You cannot escape the responsibility of tomorrow by evading it today.
The seeds for Indivisible Asheville/WNC were planted in the first few days after the election of November, 2016. One person put out a call to action, about a dozen others quickly responded, and three of those folks got together and decided to do something more than vent. They founded this group.
In that initial meeting, they knew they wanted to focus on saving those core democratic values that had come under attack—freedom of the press, civil rights for all, the fundamental right of women to control their own bodies—to say nothing of common decency in civil discourse.
They knew they needed to speak out against the serious threats made by the president-elect—threats to people based on their religion or race or sexual orientation or gender identity, the threatened loss of access to affordable healthcare, the serious threats to our environment, the frightening threat of white supremacist rhetoric and inflammatory lies masquerading as “news.”
But how to do that? How to push back against these very real threats while reclaiming the positive values of justice and freedom?
First, they recognized that all change would come from community: Real pushback and lasting change would come from the bottom up and the inside out. So they decided to organize locally.
Second, they realized that with so many groups and organizations already in existence, at the local, state, and national level, they needed to focus on connecting people and coordinating efforts.
So they decided to form a local hub of information, resources, and actions, aimed at connecting like-minded people and empowering them to take action on critical issues. And the best way to do that, they decided, was to organize in smaller, issue-focused teams.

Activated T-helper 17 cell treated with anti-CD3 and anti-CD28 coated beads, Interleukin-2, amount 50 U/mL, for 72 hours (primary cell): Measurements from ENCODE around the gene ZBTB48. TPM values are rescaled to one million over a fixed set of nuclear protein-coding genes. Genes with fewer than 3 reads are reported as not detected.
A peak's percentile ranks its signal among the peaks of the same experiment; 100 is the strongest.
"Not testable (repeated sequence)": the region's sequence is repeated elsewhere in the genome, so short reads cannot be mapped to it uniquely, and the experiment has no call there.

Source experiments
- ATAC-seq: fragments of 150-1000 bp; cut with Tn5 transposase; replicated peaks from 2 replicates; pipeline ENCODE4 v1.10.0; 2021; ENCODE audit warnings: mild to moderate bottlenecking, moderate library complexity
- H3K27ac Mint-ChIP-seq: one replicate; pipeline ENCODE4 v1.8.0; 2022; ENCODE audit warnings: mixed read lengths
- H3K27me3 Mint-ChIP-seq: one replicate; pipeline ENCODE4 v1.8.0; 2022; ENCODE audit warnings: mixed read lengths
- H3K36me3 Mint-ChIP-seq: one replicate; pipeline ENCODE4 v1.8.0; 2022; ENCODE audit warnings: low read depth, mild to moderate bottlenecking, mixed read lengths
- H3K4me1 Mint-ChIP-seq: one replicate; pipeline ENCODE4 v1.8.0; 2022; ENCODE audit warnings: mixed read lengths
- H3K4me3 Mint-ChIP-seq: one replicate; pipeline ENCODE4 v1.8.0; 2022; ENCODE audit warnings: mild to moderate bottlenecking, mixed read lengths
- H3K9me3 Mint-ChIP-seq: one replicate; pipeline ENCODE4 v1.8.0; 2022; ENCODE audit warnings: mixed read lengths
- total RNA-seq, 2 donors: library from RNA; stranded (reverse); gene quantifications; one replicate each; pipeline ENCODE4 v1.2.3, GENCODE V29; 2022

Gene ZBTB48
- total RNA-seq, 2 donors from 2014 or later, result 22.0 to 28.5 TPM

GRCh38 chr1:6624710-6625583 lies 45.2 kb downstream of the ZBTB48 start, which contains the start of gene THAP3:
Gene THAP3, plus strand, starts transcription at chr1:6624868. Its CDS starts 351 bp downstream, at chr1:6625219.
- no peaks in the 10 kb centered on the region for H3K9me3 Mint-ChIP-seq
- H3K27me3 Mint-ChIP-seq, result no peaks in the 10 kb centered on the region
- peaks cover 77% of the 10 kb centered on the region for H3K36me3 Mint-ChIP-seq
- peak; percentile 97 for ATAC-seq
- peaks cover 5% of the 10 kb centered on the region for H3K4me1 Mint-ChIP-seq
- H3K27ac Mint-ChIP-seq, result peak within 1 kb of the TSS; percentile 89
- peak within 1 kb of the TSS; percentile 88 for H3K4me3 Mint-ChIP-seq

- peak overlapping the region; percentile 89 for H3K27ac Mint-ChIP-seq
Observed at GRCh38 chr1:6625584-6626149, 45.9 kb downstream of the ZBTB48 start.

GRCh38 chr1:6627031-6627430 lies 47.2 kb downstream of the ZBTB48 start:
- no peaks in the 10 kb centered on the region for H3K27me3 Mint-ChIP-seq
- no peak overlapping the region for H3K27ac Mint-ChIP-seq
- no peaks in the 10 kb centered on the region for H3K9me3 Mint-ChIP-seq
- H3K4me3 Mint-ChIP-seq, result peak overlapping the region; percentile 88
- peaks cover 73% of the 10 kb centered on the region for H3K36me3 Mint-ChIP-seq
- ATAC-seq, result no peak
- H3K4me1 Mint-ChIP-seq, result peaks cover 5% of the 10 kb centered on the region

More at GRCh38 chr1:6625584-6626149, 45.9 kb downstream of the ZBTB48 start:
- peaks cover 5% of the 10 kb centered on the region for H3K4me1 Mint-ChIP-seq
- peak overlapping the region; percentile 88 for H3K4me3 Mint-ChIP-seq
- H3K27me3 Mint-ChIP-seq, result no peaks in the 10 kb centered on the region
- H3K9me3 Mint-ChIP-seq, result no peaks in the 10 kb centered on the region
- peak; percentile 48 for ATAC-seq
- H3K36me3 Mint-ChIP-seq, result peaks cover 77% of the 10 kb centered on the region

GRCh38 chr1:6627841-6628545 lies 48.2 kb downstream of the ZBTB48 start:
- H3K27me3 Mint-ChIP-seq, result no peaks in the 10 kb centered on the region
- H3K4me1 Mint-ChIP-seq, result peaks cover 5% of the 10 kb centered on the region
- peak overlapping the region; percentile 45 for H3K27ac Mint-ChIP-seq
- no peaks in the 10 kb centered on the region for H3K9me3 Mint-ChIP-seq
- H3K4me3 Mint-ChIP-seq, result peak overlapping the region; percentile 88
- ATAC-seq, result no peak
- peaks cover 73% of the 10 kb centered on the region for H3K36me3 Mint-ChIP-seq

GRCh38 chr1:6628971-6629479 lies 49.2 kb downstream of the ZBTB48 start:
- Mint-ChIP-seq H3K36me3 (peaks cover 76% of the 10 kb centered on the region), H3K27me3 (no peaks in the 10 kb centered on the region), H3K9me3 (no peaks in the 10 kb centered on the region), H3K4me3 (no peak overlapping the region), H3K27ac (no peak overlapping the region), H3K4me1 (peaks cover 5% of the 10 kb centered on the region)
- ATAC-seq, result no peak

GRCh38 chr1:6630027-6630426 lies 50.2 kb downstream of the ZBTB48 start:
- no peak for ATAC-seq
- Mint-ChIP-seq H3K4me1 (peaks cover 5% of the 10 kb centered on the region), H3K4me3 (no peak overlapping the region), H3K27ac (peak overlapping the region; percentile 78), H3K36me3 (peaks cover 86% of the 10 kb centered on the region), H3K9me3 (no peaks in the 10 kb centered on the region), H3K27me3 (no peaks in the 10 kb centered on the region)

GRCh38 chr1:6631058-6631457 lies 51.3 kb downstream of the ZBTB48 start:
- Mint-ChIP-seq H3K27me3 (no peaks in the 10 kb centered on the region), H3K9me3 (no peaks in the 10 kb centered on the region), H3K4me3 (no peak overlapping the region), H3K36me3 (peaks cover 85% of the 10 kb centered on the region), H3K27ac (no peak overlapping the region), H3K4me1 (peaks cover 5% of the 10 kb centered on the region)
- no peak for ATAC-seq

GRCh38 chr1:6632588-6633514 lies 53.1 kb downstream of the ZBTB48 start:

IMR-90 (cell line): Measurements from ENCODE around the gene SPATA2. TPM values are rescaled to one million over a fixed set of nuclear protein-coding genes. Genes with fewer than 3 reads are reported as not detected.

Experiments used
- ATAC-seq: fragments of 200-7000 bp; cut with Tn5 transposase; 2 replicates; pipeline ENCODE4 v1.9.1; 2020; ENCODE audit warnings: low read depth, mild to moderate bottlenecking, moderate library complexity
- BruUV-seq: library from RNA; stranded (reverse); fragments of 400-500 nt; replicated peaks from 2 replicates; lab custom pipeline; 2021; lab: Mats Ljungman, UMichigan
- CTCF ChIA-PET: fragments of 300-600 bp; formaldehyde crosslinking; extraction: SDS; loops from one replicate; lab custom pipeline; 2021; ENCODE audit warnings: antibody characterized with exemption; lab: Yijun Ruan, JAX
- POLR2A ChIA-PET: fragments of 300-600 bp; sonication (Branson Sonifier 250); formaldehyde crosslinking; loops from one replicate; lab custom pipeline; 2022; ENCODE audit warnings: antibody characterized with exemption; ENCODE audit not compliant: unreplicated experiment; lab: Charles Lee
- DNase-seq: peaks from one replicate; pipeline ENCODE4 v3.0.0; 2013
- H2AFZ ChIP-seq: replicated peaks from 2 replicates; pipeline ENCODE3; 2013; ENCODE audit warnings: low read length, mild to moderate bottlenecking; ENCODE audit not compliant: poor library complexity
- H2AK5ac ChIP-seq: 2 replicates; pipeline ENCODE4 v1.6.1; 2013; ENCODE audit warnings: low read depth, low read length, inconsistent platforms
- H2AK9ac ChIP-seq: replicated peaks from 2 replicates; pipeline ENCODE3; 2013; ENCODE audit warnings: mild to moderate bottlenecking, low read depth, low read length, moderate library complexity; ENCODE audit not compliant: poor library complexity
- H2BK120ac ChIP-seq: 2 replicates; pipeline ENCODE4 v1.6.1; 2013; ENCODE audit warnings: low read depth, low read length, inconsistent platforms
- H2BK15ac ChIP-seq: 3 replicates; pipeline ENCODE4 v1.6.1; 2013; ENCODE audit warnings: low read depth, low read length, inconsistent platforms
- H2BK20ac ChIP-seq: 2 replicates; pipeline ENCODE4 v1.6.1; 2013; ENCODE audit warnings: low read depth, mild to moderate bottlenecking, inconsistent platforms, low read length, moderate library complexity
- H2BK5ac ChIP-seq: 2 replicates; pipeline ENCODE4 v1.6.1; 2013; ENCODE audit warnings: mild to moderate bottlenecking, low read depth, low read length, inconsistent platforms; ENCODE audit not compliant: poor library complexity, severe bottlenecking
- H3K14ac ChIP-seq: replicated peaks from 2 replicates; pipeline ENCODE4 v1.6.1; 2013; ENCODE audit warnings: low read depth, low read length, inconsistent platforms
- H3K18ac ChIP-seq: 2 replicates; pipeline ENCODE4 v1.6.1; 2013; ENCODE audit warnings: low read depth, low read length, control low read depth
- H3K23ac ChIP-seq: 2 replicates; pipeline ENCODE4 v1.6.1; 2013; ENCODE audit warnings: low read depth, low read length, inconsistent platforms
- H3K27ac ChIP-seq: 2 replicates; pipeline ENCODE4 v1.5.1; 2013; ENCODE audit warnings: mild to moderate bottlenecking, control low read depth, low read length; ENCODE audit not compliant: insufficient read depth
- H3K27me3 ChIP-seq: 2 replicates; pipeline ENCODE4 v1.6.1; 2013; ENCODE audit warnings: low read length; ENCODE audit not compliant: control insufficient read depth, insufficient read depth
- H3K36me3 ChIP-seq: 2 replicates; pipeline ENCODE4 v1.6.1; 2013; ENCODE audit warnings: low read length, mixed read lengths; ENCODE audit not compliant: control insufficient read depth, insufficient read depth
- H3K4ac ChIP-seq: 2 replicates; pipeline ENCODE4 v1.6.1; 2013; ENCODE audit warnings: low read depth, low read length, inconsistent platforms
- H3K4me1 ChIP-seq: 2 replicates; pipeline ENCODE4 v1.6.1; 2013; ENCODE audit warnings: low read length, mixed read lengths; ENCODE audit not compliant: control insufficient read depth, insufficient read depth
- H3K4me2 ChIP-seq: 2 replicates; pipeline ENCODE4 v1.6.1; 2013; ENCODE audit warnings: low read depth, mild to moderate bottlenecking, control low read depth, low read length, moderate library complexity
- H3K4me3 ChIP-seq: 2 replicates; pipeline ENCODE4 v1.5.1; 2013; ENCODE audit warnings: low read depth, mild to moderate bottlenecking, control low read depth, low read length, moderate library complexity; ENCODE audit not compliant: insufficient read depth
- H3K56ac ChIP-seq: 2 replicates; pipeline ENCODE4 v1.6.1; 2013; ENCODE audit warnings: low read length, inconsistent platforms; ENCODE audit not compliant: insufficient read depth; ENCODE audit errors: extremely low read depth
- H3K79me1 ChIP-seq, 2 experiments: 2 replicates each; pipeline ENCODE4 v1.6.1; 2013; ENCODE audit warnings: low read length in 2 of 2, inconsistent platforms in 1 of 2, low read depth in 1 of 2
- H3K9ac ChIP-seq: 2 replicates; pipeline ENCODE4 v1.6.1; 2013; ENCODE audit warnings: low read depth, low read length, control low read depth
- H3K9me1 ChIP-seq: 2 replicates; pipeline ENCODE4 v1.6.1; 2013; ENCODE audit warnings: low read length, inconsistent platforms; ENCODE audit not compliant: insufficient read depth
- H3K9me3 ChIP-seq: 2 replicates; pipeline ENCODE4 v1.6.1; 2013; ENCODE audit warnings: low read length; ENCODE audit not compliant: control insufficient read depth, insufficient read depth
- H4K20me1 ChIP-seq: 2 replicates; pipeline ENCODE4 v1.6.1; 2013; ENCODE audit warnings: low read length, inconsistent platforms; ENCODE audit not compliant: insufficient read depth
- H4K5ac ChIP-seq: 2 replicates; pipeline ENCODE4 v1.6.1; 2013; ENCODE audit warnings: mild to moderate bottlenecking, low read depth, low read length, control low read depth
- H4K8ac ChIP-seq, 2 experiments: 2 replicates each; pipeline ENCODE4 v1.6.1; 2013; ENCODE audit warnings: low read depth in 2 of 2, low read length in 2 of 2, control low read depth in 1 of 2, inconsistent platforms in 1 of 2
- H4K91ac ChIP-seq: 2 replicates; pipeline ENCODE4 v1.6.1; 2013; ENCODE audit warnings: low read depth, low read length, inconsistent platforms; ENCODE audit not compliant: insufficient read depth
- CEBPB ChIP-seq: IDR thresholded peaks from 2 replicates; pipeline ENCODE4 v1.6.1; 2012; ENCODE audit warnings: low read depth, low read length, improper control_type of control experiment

The group grew quickly, and when the members discovered the Indivisible Guide in December, they embraced the action tools outlined in the manual and soon decided to adopt the name, calling the group Indivisible Asheville/WNC. Although based in Asheville, the group aims to provide support for others working for change within the Western North Carolina region.
In less than three months, the group grew from a handful of concerned citizens to an organization of over 700, with 14 vibrant Action Teams fighting to restore liberty and justice for all.
Resistance is a necessary part of this work—we face serious threats to liberty and justice that we must resist. But we aim to do this in a way that’s more in line with what the Chinese called Wu-wei, or effortless action, in the hope that our individual and group actions will be in alignment with the greater good for all.
We are decidedly non-partisan. Indivisible Asheville/WNC is open to anyone and everyone who supports our mission of creating a welcoming and just world for all of our citizens.
If you’re concerned about the environment, or education, or racial justice—if you care about freedom of the press, about balanced government and fair representation—if you’re shocked at irresponsible behavior from those in positions of power—then Indivisible Asheville/WNC is for you.
Come join us!